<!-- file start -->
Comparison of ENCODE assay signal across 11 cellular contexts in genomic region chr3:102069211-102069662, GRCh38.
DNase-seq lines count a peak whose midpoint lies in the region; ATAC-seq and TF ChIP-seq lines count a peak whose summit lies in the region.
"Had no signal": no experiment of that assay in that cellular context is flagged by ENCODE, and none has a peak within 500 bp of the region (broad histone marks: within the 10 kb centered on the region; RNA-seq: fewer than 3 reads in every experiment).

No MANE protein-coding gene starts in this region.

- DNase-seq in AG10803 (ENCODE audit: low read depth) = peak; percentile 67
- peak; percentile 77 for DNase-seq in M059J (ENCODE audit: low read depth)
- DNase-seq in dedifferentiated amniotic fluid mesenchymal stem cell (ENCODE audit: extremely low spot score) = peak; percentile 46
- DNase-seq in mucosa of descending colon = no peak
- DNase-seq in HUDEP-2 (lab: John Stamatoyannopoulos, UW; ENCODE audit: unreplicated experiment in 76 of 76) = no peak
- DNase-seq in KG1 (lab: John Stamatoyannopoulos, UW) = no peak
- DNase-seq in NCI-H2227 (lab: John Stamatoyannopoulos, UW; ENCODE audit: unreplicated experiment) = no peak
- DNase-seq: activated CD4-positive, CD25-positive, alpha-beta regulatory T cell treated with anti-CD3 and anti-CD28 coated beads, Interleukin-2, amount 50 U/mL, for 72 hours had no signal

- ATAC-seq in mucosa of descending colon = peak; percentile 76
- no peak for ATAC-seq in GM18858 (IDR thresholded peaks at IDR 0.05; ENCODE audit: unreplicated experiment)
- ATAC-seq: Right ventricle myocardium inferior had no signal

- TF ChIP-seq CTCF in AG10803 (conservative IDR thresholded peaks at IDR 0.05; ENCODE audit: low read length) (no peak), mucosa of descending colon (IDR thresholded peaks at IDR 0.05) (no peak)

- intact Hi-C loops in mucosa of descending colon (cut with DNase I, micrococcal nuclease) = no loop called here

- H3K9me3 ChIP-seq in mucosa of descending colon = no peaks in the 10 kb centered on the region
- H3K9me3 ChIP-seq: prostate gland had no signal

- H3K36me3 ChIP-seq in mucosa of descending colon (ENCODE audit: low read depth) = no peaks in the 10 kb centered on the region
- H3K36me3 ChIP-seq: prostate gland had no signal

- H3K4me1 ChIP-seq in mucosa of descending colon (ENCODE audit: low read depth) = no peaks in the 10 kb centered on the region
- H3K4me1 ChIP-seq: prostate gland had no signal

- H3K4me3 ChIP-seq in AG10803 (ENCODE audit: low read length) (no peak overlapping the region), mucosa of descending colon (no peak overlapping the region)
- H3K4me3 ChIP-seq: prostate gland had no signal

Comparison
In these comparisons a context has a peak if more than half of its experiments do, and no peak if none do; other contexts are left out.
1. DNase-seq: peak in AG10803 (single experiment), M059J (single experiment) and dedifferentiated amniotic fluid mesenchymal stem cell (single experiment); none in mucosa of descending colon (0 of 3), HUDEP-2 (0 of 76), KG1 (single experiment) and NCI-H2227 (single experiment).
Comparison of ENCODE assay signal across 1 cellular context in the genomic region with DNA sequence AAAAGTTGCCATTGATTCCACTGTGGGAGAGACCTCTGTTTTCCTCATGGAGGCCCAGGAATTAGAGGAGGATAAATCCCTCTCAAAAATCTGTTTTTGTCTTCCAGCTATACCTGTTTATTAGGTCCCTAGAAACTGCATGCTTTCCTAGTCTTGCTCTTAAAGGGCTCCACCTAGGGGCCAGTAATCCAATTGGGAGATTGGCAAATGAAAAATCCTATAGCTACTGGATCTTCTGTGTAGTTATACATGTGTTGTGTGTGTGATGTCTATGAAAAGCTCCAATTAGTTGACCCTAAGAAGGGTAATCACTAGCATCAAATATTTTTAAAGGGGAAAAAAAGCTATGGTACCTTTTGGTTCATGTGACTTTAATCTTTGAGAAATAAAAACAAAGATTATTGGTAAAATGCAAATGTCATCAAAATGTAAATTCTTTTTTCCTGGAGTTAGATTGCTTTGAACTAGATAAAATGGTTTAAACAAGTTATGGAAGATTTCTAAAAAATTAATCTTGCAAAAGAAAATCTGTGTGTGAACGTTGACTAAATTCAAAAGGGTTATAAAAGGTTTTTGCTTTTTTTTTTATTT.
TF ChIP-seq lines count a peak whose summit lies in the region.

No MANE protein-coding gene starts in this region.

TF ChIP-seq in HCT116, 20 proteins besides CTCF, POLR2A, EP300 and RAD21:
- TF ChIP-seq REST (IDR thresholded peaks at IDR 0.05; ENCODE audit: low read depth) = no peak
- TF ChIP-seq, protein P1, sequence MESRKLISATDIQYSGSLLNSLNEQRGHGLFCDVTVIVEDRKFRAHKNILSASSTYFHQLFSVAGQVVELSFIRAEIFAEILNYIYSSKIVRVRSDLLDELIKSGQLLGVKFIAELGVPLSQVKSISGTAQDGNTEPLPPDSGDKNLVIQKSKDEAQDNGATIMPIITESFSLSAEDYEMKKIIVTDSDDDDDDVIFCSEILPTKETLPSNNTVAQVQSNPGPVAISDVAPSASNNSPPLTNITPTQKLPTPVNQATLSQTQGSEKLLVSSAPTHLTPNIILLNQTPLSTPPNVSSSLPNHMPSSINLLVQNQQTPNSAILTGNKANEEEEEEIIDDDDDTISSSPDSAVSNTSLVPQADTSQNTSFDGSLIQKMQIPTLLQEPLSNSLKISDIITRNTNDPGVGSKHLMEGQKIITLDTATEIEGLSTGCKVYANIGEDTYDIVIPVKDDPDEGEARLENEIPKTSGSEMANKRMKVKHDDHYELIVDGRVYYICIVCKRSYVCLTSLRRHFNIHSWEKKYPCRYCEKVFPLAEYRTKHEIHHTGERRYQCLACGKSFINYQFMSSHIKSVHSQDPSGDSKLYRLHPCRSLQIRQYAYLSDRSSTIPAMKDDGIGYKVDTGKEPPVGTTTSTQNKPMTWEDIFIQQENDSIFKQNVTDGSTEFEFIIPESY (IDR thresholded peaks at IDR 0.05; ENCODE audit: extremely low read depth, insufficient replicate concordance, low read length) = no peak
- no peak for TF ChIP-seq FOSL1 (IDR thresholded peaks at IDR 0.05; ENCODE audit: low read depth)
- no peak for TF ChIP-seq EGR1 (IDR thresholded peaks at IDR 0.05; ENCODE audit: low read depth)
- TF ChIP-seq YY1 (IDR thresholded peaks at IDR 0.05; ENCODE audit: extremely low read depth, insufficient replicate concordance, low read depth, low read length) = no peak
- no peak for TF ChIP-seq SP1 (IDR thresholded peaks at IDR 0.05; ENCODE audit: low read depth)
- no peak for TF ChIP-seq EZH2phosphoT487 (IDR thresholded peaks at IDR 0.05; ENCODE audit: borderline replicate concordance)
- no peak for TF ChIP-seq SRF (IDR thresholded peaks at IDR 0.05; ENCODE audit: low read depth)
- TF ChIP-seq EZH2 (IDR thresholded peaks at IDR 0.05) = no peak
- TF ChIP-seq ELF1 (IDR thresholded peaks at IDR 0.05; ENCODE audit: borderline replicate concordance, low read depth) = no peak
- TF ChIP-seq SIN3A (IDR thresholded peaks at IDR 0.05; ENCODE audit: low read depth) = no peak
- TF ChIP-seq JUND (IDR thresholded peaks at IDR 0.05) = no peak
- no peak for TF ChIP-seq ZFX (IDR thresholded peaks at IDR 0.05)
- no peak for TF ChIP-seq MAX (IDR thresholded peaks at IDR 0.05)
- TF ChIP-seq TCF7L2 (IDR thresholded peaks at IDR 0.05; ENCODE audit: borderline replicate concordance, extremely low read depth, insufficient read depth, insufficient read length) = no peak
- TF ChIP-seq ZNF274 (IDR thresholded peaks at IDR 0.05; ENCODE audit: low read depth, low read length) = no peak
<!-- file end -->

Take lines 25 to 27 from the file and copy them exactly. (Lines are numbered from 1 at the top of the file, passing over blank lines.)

- H3K4me3 ChIP-seq: prostate gland had no signal

Comparison
In these comparisons a context has a peak if more than half of its experiments do, and no peak if none do; other contexts are left out.